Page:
Friday, June 19, 2009


I wanted to comment on a previous post about place identity, but it got to long so I'm posting it.

I grew up in central Maine. I lived in the same farmhouse from the time I was born until I went to college. When I go back to visit my family, that's where we stay. Both sides of my family have lived in Maine for 250+ years. When I went to college in Utah, I took with me a very definite, fairly rigid sense of place connected to my identity. I was "the girl from Maine." My Freshman roommate and I were "the girls from Maine." (And because of my heritage and upbringing, I didn't even accord my roommate true Mainer status because her parents were from Utah.) At school I met a few people who were from military families and had moved all over. When asked where they were from, some would say the last place they lived before going to college. Some would say, "Nowhere, really." That answer always creeped me out. "You're from nowhere? What do you mean?!" I would reply, so very tactfully. I found it difficult to connect to such people, maybe because my place identity was so strong and theirs, non-existent.

I know that in Africa, many women who live in big cities make expensive, dangerous journeys back to their homelands to give birth. They do it because they want their children to be able to claim a place identity that has more honor and meaning than the fairly generic big city they have been forced to migrate to for survival. When I learned about that I was pregnant with Bernie and I kept telling J I'd made a terrible mistake in letting my children be born in Utah and Minnesota. Why hadn't I gone to Maine to have those babies? I asked myself. I told J I was going to have Bernie in Maine. But I didn't, of course.

I have sometimes felt that my identity was molded too permanently by my Maine upbringing, to the extent that I have never been able to consider Minneapolis my home. We've lived here fourteen years, which is about the same length of time as the years I remember living in Maine. I had three of my four children here. I no longer have a Maine accent. I like many things about Minneapolis better than Maine. And yet I don't think I could call this my home. When I go back to Maine, as much as certain things bug me there, it always feels like home. J says I have a New England soul.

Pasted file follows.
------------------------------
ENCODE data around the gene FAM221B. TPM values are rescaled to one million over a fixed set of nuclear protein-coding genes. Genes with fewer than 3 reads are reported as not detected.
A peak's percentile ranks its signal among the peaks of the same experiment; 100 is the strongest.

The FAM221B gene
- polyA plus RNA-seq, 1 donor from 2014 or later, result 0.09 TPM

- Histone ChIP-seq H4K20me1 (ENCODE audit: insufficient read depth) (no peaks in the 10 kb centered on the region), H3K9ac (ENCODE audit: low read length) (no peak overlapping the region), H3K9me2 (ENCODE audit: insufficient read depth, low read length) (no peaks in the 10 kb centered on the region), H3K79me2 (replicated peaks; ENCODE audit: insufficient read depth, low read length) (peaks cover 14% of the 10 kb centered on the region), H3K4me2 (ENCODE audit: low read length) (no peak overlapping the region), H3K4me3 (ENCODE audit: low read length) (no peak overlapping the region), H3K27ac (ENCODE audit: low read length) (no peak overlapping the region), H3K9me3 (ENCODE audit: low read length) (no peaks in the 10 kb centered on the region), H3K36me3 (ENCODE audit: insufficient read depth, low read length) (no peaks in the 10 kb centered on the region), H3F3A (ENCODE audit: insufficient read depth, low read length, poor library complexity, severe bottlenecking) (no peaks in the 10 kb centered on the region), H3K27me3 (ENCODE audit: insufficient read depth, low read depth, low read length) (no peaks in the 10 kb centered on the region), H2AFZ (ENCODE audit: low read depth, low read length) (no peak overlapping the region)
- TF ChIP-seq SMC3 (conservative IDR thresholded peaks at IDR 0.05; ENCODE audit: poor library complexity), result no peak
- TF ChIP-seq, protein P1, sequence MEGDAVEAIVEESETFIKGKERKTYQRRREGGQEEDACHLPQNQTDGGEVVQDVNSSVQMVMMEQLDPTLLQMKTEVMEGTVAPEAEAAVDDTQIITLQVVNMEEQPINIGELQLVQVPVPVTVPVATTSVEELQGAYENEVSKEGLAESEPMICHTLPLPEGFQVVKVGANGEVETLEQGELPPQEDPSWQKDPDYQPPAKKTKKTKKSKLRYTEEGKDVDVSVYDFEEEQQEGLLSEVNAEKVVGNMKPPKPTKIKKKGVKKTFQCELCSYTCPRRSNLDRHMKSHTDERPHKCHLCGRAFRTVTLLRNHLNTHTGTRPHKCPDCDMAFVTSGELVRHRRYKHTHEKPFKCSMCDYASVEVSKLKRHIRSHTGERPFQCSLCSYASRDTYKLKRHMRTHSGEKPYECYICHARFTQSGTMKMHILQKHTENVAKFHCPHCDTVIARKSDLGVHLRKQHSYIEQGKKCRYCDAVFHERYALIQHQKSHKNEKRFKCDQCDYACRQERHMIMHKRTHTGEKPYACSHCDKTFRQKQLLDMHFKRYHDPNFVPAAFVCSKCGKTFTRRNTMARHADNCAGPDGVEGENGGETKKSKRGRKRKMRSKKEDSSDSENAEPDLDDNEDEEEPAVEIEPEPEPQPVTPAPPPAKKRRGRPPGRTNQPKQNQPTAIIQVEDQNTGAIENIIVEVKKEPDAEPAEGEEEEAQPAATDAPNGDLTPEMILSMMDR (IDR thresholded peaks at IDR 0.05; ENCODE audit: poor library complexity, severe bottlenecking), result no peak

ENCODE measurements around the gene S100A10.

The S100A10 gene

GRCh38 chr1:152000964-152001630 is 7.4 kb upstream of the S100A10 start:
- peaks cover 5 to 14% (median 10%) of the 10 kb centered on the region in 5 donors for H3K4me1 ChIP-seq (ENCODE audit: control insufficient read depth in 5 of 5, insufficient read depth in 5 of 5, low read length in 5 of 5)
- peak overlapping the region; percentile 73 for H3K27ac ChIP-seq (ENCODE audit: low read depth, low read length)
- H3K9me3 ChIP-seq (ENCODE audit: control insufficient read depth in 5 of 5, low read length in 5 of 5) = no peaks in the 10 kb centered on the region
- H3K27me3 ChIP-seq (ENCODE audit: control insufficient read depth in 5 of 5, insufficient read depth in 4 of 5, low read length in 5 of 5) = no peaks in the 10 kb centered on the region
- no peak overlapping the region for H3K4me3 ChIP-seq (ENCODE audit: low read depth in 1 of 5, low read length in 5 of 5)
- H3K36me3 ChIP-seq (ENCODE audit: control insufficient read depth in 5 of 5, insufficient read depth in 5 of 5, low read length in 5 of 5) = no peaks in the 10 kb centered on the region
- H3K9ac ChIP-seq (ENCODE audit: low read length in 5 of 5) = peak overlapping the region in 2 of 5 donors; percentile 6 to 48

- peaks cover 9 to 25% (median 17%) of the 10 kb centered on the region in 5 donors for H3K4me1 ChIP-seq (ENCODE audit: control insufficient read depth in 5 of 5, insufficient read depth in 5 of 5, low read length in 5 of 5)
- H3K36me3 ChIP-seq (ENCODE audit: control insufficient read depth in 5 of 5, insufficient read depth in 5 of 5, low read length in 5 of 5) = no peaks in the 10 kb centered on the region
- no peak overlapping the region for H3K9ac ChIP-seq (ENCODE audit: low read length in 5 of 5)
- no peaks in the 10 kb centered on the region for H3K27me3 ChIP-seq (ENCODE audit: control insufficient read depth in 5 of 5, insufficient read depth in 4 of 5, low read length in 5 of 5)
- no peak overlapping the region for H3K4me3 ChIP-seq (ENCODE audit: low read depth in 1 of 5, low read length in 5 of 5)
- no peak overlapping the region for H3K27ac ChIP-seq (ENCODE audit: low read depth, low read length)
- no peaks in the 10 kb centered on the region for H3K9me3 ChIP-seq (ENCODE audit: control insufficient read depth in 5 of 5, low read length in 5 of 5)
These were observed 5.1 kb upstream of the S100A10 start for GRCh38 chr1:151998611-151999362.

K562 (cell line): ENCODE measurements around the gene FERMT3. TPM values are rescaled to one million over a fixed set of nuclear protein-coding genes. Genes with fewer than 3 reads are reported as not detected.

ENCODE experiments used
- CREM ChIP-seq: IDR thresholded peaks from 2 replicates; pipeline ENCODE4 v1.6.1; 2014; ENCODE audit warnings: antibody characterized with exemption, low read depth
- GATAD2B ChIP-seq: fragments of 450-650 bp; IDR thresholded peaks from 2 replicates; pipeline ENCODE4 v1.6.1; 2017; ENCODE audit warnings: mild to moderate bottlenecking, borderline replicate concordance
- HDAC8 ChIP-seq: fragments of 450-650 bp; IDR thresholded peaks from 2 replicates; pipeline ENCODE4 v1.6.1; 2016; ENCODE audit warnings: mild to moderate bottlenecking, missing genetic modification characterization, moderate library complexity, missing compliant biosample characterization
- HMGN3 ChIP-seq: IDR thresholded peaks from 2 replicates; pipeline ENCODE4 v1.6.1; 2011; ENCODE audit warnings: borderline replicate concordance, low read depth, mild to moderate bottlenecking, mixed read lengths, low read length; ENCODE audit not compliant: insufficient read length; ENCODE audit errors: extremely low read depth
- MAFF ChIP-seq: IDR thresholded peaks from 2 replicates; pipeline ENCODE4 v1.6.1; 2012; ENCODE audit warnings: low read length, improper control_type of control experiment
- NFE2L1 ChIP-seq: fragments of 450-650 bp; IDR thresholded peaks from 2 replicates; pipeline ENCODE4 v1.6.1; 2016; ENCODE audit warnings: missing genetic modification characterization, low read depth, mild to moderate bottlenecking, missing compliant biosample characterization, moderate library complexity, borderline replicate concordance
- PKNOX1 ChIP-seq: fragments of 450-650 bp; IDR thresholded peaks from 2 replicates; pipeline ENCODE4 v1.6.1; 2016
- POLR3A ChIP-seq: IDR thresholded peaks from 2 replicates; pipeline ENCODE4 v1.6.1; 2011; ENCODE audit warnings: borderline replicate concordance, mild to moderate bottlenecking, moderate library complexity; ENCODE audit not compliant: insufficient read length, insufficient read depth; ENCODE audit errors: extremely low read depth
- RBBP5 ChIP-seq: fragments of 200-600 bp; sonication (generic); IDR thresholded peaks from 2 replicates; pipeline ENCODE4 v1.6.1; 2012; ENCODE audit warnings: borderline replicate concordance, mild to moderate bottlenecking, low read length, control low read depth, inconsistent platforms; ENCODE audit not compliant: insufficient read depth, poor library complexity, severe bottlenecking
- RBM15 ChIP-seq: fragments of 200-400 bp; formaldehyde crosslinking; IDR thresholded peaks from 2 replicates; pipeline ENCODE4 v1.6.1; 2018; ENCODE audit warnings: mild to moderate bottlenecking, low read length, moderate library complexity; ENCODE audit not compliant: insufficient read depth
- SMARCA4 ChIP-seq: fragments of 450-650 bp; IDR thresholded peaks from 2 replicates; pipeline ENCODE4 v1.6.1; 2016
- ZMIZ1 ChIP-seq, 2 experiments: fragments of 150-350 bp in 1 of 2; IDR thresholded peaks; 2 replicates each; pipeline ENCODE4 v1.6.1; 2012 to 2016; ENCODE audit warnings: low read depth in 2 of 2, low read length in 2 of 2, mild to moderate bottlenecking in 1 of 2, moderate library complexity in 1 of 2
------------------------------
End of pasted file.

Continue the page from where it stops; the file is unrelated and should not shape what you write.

For my children, Minnesota is home. They even sound like Minnesotans. I think Georgie will always say that she is from Minnesota no matter where she lives now. But the others? I don't know. What if they never come back here to live? That is a fairly good possibility. If we stay living overseas until they are all grown, I agree that it could be difficult for the younger three to really pin down where they are "from." But I don't know that that's a bad thing. Maybe when they are grown and have their own families, they will have an easier time than their mother feeling at home wherever they live.

I want to write about racial identity too, but that will have to wait for another post. I told Bernie I'd do a craft with her at 1 pm, and the hour has struck!


Dina said...

Great post--and I feel the same way about being "Minnesotan!" :) It's more than a familiarity, it feels "right" when I'm there. Even though I've lived in Oregon for 10 years now, I still feel like an imposter.

Chocolate on my Cranium said...

Is that a picture of you? It looks like a "vintaged" photo of Georgie.

We lived in three places growing up, each for about five years: Salt Lake, Miami, and Georgia. I always answered I was from Georgia at college. I love and miss something about each place but honestly "home" has been wherever my parents are. Even though I've lived the longest in Nevada (almost half my life!) I still don't consider myself a Nevadan. Weird. Never thought about it much actually.